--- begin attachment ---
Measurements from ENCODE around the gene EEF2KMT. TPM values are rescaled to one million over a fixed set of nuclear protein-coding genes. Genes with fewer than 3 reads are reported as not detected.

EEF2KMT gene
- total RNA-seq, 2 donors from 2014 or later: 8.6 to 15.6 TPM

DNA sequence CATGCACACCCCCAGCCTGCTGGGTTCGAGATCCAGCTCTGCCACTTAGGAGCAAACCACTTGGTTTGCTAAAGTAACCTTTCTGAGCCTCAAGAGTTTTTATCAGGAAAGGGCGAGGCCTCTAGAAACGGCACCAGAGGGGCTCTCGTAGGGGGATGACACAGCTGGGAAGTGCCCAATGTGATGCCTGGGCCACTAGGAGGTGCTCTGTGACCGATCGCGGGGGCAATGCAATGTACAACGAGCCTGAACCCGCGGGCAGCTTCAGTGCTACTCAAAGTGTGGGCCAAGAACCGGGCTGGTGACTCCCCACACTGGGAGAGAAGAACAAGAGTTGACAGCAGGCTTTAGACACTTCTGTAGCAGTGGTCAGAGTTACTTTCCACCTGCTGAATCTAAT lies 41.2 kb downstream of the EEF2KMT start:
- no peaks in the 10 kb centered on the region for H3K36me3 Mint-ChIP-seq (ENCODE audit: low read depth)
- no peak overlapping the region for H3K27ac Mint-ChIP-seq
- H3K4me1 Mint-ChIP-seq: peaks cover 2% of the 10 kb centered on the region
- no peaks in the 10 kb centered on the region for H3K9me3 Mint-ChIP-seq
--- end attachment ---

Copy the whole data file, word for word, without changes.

Measurements from ENCODE around the gene EEF2KMT. TPM values are rescaled to one million over a fixed set of nuclear protein-coding genes. Genes with fewer than 3 reads are reported as not detected.

EEF2KMT gene
- total RNA-seq, 2 donors from 2014 or later: 8.6 to 15.6 TPM

DNA sequence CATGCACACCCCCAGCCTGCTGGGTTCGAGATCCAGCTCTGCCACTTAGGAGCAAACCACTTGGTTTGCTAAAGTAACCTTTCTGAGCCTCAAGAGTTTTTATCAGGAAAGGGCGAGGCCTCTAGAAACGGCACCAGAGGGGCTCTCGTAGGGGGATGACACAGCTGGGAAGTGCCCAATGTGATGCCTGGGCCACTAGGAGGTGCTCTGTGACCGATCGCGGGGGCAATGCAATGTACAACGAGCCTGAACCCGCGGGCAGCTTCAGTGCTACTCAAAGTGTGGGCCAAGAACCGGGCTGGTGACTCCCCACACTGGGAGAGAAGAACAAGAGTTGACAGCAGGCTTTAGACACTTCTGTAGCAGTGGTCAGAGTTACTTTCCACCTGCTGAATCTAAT lies 41.2 kb downstream of the EEF2KMT start:
- no peaks in the 10 kb centered on the region for H3K36me3 Mint-ChIP-seq (ENCODE audit: low read depth)
- no peak overlapping the region for H3K27ac Mint-ChIP-seq
- H3K4me1 Mint-ChIP-seq: peaks cover 2% of the 10 kb centered on the region
- no peaks in the 10 kb centered on the region for H3K9me3 Mint-ChIP-seq